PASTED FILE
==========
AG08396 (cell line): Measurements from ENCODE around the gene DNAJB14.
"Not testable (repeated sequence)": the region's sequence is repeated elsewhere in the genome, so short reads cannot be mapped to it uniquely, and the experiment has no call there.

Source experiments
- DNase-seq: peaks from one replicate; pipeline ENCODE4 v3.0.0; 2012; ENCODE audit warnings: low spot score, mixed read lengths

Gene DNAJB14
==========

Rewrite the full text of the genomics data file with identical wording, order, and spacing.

AG08396 (cell line): Measurements from ENCODE around the gene DNAJB14.
"Not testable (repeated sequence)": the region's sequence is repeated elsewhere in the genome, so short reads cannot be mapped to it uniquely, and the experiment has no call there.

Source experiments
- DNase-seq: peaks from one replicate; pipeline ENCODE4 v3.0.0; 2012; ENCODE audit warnings: low spot score, mixed read lengths

Gene DNAJB14